So, going back to my  graduate school composition work, I plan to expand that into a suite. I should probably start once the weekday hits, or maybe I should talk to Dr. Benitez first to plan it all out. After scoring it in Sibelius, I will tweak the hell out of the MIDI to make it somewhat realistic and then practice all guitar, iPad, and piano parts before recording. That should enable me to submit a good recording by the end of the term. Afterwards, it will be time to work on my graduate thesis. Seems like I should savor these light-load days as I will be very busy in the next few months .

The Joys of Using Contemporary Technology and Electronic Musical Instruments

In an ideal situation, I would have a perfectly soundproofred and treated recording studio with a live room, a vocal booth, and a dead room. I would have the drum kit of my dreams in its own booth mic’ed up properly, and I would would have another room for guitars, a grand piano inside the live room, a rack of synthesizers, an orchestral room (with instruments), etc. I could go on and on about what I would like to have. Unfortunately, budgetary constraints would not permit this. I don’t have a million dollars to fund such things. Thanks to latest advances in technology, I don’t need too much equipment in my home studio.

I actually make a living with an electronic piano from the ’80s hooked up via MIDI, a couple of guitars, a condenser mic, a multi-effects pedal with modeling, a tube amp, a number of VST instruments, scorewriters and a DAW, an audio interface (that I should replace soon!), and other bits and pieces here and there that make noise. That’s about it. Thanks to VST instruments, I have access to great quality sounds that about 10 to 15 years ago I would not have such as orchestral sounds, horn sections, and drums. Many thanks to the people who have made home recording a lot more convenient!

At this point, I don’t have the funds for acoustic treatment or soundproofing, and so I have to make do with recording acoustically using a number of workarounds such as putting a thick comforter or blanket over my amp and mic for recording electric guitar old-school style, recording vocals during the “dead” hours of the day (or inside the car using my Zoom H4n). So far, I have been successfully recording acoustic stuff this way, not the most ideal thing in the world. However, these workarounds will certainly fail if I were to record acoustic drums. Not only will I have a lot of difficulty finding mics (which I don’t have) or the quietest pieces of hardware around, I will also be in trouble with my wife (who will most certainly wake up to the noise of drums) as well as the neighbors. I had experienced getting a phone call from an irate neighbor once when I was rehearsing with Jacob’s Ladder (about 15 years ago!), and I’m not going to have that kind of trouble again. And so, the solution for that would be MIDI capable electronic drums. I found this video that will explain better how electronic drums are advantageous over acoustic drums, fully convincing me that this is the way to go if I’m going to do drums faster rather than programming those parts (a tedious process, BTW):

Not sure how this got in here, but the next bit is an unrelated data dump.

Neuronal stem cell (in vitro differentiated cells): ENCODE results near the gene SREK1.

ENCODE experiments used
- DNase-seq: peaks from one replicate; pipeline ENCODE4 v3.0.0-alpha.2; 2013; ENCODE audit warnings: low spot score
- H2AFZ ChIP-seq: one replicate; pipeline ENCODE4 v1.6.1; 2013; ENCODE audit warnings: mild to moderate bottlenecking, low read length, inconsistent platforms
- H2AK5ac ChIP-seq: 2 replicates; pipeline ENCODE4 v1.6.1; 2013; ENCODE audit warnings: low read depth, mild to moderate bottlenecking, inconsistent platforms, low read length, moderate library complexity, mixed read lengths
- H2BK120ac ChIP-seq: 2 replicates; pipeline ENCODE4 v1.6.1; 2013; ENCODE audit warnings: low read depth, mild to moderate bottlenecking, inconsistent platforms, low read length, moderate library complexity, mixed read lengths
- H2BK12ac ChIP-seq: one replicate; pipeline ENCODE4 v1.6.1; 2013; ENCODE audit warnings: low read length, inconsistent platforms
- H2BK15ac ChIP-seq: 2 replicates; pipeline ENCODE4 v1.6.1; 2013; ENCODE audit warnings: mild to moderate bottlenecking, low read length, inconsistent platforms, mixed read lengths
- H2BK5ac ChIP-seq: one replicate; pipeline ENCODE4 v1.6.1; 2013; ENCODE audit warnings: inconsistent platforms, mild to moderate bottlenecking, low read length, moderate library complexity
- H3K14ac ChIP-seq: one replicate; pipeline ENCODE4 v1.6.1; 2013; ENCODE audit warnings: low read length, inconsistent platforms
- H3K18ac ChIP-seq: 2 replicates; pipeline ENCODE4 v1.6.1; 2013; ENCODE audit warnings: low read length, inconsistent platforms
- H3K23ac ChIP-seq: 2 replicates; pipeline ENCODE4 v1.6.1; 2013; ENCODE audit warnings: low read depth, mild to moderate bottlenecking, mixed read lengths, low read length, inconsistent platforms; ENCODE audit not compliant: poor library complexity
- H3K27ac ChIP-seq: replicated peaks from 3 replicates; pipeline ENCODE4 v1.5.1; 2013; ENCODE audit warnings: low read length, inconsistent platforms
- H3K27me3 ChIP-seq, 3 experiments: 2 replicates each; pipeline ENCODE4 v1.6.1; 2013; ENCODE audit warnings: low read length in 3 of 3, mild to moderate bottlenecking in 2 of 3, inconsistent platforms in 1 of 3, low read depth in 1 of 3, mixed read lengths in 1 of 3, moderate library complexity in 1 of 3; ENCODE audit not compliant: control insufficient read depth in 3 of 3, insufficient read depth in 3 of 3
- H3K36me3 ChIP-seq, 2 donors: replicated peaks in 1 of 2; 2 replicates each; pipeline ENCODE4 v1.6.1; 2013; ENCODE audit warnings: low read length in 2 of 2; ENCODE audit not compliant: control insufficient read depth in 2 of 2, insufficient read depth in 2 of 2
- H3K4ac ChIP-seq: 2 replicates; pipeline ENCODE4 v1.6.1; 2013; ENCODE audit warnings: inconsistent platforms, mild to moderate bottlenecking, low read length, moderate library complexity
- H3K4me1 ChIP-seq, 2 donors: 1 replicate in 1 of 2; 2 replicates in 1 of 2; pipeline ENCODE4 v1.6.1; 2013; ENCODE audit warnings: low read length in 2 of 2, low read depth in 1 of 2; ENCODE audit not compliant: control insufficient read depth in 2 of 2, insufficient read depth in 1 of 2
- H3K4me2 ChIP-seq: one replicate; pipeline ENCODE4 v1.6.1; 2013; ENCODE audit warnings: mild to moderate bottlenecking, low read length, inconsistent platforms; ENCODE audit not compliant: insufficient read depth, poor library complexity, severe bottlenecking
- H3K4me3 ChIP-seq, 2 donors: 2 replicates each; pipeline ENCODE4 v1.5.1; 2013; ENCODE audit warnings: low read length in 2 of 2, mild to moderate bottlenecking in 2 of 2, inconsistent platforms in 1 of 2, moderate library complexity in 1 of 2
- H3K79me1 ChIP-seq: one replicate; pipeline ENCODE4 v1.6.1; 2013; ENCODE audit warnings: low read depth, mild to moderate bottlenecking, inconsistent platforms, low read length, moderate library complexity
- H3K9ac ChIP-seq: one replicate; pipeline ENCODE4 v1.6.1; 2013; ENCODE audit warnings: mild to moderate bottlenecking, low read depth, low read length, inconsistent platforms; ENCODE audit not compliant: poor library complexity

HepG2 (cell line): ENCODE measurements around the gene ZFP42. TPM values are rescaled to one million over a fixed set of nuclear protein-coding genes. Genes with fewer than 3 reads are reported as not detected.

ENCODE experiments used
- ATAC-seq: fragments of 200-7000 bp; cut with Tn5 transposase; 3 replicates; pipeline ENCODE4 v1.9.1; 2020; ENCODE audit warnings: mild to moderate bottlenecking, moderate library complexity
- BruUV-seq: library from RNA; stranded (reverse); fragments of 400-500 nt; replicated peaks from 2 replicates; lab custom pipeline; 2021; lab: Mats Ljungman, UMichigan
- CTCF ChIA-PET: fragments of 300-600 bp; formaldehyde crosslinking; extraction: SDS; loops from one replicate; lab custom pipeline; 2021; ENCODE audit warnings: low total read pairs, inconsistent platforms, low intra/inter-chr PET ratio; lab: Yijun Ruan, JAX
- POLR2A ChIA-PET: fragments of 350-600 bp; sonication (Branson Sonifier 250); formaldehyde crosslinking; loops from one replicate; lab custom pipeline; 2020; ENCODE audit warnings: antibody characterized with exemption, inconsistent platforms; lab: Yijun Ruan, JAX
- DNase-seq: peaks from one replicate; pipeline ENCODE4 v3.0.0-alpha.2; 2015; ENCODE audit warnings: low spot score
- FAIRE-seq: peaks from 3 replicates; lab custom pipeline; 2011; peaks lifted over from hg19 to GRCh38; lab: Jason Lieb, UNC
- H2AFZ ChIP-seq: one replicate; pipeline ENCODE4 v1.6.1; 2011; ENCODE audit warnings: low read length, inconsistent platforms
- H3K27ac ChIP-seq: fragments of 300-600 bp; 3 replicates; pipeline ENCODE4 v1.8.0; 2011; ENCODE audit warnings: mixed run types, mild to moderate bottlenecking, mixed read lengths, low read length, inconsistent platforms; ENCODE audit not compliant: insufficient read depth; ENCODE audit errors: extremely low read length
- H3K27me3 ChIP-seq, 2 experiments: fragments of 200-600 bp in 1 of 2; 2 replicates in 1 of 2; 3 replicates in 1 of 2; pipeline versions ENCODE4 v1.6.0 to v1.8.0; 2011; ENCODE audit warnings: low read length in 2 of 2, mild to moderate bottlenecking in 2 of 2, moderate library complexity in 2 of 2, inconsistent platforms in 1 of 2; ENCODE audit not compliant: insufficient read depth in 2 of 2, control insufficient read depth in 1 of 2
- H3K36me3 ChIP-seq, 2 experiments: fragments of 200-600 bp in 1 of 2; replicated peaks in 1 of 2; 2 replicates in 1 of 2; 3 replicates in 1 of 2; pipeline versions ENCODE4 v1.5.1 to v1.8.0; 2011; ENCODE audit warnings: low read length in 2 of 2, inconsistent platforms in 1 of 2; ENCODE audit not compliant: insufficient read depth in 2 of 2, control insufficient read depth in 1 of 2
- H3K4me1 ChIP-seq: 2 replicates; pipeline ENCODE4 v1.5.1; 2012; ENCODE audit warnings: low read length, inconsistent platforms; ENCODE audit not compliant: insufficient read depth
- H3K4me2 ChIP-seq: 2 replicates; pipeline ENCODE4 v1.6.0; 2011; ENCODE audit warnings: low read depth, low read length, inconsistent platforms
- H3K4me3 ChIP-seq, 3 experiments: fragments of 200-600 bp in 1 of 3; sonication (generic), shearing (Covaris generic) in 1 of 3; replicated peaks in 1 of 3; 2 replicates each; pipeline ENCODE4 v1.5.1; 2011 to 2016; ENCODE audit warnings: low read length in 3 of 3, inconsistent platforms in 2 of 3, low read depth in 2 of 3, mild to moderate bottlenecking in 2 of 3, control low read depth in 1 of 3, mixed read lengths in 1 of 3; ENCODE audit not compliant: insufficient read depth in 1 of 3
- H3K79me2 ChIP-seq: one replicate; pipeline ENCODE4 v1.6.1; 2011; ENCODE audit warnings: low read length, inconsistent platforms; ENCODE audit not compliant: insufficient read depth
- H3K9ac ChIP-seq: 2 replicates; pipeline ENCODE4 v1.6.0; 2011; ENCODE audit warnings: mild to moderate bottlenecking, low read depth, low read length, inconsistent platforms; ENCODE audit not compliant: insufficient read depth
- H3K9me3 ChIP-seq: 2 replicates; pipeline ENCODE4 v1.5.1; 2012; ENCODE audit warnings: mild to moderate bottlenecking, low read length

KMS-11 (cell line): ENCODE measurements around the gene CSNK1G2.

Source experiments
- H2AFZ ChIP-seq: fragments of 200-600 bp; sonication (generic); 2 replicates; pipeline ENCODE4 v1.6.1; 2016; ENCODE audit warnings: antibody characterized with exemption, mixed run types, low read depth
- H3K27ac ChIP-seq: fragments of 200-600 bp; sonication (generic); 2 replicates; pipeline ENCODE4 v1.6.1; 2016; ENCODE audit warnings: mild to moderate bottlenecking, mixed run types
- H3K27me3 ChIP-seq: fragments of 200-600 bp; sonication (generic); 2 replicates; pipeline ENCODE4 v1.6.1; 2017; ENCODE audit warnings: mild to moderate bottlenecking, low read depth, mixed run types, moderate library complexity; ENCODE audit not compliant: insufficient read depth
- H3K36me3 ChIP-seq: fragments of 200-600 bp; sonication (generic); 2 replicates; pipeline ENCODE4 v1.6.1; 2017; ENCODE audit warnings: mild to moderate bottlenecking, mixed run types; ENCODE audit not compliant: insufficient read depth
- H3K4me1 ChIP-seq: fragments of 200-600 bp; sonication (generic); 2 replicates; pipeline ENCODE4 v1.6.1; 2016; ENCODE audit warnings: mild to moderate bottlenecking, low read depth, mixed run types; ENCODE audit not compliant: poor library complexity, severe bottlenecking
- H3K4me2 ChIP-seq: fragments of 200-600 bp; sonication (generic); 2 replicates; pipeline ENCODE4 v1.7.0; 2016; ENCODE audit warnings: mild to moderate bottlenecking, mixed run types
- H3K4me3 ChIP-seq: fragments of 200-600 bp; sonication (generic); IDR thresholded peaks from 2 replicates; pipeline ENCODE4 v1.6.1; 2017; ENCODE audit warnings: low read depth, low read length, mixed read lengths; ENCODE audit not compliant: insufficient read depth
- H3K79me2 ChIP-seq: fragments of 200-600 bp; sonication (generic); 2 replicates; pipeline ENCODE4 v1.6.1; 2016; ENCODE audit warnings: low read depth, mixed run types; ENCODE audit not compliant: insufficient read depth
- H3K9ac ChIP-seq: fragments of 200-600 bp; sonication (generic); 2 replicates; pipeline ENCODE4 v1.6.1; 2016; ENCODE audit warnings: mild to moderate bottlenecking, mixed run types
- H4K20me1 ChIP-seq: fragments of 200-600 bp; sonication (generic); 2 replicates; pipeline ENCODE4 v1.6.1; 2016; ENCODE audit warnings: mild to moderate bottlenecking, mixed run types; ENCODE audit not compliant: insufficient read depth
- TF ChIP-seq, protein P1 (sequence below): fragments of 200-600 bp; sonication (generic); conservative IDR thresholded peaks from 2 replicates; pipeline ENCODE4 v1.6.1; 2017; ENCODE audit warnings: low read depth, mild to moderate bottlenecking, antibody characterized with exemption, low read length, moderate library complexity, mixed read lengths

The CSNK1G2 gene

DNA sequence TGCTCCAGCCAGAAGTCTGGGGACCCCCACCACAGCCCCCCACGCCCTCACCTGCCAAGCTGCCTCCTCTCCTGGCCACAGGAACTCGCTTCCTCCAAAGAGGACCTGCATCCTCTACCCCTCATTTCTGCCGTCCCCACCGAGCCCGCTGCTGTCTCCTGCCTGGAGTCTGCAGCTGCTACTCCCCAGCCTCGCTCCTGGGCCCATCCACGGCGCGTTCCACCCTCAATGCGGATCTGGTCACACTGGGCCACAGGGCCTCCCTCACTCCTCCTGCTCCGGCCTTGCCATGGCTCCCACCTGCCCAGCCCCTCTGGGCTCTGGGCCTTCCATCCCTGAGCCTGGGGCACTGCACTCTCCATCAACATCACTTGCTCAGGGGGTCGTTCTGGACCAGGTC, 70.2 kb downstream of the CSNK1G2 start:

Speaking of workarounds, even highly acclaimed bands like Haken (my son’s current favorite) use such techniques to record their albums. The next video shows how Haken vocalist Ross Jennings records some of his stuff:

As you can see, you can record vocals in an attic with some blankets, duct tape, and a good mic hooked up to a DAW. Of course, nothing beats a professional recording studio for the job, but workarounds like these augmented with today’s technology can deliver results that are pretty much close at the fraction of the cost.

These things, dear readers,  are only a few examples of the joys of using contemporary technology and electronic musical instruments.

 

“I Miss You” by Shean Cleofas and Lenny Nabor

I remember some time around 2012 when I arranged this song for songwriter Lenny Nabor:

This version of Lenny Nabor’s “I Miss You” was interpreted by Shean Cleofas with arrangement by yours truly. I thought something that sounded like “Everything But the Girl” would suit the song well.

If there would be one thing I’d change in this present recording would be the dynamics. The piano overpowers everything else. I’d also make some changes in the overall mix, should I be given the opportunity to do so. So, Lenny, if you’re reading this, I hope you give me a chance to mix it. I just need a copy of the vocal track.

Apparently, Lenny has plans of working with me again on another song. I’m about to make a sample arrangement of a few bars for that new song. Let’s wait and see (and hear) what would happen next.

Steve Stine’s 42 Days to Blazing Guitar Solos

About a month ago, I started working on what was once called Steve Stine’s “Essential Techniques for Guitar”. This is a compendium of pure guitar technique, teaching you the “how” of lead guitar soloing. After weeks of grueling transcription and completing the sheet music, GuitarZoom has released what is now called “42 Days to Blazing Guitar Solos”.

If you are at least an intermediate electric guitar player want to do everything from nailing famous guitar to creating your own solos from scratch, I suggest going to the link below:

42-days-to-blazing-guitar-solos

Other than working on this course, I just completed transcribing another blues course and I’m working on a number of things simultaneously. Therefore, I can say I’m busier than a bee. I guess that’s it for now. I hope that over the next 42 days, you’ve transformed yourself into a guitar hero under Steve Stine’s tutelage.